The Southwestern States Make Changes to Welfare: ProPublica Investigates

 The Southwestern States Make Changes to Welfare: ProPublica Investigates

Under a new reform, New Mexico will make sure that more of the child support money goes to kids. Credit: Adria Malcolm, special to ProPublica

The moves follow months of reporting on punitive and outdated welfare policies in this part of the country and come amid a years-long surge in the region’s cost of living.

Several legislatures in the Southwest are reconsidering their welfare policies, with several enacting or considering new laws to ensure that greater support is available to low-income families struggling to pay rent, child care, groceries, and diapers. The changes come after months of ProPublica reporting on the region’s punishing and outdated welfare regulations, as well as a years-long rise in the region’s cost of living.

Gov. Michelle Lujan Grisham of New Mexico signed a budget into law on Wednesday that will allow $6.96 million in child support to be paid directly to children rather than to the government. Until now, the state has been intercepting this money as compensation for the custodial parent who had previously received welfare, according to a report by ProPublica in September.

All of the money will now go to low-income kids.

In February, Arizona legislators introduced a bill that would, among other things, double the amount of cash aid available to impoverished parents and continue to adjust it for inflation in the future. The bill would also lengthen the time restriction on how long these families can receive help, which is now the shortest in the nation.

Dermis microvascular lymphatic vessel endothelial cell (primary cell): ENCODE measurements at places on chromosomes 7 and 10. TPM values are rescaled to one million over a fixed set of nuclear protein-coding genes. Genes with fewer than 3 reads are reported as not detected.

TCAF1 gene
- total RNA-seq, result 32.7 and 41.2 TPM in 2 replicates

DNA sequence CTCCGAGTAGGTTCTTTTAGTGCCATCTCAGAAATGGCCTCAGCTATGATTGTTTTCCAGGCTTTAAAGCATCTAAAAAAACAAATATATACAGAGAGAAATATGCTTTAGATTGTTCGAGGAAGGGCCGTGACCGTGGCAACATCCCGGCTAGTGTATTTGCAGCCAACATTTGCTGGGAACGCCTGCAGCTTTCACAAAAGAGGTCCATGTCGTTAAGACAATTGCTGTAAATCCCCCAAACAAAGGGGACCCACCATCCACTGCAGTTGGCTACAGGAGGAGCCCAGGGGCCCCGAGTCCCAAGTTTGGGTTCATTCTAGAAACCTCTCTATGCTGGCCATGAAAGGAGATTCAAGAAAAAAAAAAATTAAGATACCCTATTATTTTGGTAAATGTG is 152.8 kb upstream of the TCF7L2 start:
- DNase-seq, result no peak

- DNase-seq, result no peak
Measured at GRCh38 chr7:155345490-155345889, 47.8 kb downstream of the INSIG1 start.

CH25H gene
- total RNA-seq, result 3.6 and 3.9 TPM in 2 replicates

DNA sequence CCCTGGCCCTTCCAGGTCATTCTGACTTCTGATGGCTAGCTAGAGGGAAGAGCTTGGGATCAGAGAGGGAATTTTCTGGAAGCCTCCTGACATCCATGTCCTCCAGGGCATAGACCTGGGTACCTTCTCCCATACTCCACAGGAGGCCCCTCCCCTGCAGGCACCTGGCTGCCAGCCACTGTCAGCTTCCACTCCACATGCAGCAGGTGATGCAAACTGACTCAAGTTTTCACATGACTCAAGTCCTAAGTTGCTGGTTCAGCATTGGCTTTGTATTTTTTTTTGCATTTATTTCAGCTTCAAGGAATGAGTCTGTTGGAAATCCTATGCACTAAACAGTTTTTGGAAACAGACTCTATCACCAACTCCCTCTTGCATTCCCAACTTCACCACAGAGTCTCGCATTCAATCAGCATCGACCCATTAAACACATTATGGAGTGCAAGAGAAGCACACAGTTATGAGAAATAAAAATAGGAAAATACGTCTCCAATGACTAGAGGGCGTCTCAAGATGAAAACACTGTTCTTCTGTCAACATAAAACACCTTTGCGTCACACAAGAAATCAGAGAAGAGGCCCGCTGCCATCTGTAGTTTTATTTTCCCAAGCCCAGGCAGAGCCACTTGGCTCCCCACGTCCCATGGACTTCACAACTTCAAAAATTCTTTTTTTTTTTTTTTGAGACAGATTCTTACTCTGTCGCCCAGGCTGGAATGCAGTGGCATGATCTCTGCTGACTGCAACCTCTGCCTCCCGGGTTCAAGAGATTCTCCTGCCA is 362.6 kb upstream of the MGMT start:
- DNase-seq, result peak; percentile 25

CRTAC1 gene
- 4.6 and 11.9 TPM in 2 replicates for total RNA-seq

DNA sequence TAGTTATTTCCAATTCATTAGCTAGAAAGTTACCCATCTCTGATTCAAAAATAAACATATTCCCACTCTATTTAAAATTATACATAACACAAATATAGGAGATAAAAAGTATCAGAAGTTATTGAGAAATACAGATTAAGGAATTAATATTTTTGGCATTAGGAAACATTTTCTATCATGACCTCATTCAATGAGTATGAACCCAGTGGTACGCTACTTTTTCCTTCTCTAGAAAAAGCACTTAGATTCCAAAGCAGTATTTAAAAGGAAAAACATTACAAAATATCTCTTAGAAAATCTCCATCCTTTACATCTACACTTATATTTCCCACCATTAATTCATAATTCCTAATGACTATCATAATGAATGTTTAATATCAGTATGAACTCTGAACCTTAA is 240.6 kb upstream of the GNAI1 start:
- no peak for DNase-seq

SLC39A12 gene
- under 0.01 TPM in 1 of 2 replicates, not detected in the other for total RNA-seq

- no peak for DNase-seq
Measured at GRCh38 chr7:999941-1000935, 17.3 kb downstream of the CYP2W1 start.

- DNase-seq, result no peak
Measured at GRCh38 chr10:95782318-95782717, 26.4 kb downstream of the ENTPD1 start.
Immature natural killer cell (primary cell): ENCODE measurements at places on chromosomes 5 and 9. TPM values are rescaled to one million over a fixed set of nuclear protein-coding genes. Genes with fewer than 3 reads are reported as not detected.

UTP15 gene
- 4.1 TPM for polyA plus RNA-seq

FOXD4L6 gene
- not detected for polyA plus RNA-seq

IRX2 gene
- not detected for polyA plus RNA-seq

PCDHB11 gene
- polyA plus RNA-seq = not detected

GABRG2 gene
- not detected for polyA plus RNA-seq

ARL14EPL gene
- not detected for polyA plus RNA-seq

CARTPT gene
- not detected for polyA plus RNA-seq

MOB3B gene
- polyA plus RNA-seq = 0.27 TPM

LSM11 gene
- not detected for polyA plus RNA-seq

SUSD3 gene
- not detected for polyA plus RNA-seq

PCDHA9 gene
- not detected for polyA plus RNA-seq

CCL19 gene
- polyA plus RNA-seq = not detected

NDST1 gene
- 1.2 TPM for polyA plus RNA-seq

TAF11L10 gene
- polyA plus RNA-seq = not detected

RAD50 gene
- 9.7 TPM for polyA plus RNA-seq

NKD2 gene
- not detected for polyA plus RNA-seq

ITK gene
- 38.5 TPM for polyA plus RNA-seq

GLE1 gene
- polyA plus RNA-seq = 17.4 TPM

ProPublica’s expose on a mother in Phoenix called Arianna Bermudez, who was cut off from welfare assistance that she badly needed to afford child care, only to have welfare funds used to help pay for a probe into her parenting, advocates claimed, impacted the potential reforms. (Her son was removed from her care for more than six months, even though she was not accused of any child abuse or neglect.)

And in Colorado, a bill was introduced late last month that would make several similar changes, including removing restrictive barriers to accessing cash aid and increasing monthly payments, in part to reflect how rents and prices have been increasing in that state, as they have been around the Southwest.

The most important policy shift is in New Mexico, which has been in the works since last year. According to Nora Meyers Sackett, the governor’s press secretary, ensuring that child support is truly getting to children is a priority for the administration.

Single mothers applying for public assistance in New Mexico, which has one of the highest child poverty rates in the country, must first reveal under penalty of perjury who fathered their children and the exact date when they became pregnant, among other deeply personal details, according to ProPublica’s investigation. The state then uses this information to demand child support from the dads, pocketing a large portion of the money and splitting the rest with the federal government.

Most states still do so, thanks to a 1996 welfare reform law signed by then-President Bill Clinton, which encouraged states to recoup the money spent on public assistance in this way.

According to Jodi McGinnis Porter, a spokesperson for the New Mexico Human Services Department, the change could take several months to take effect, most likely until July. Updates to the state’s child support computer system and notifying the federal government that the new policy is in effect are among the remaining fixes, she added.

Arizona, on the other hand, has been a national outlier in its brutal treatment of public assistance applicants. Only 6% of the state’s poor families meet the criteria for income support, and even if they do, the amount — $278 per month for a family of three — is among the lowest in the country.

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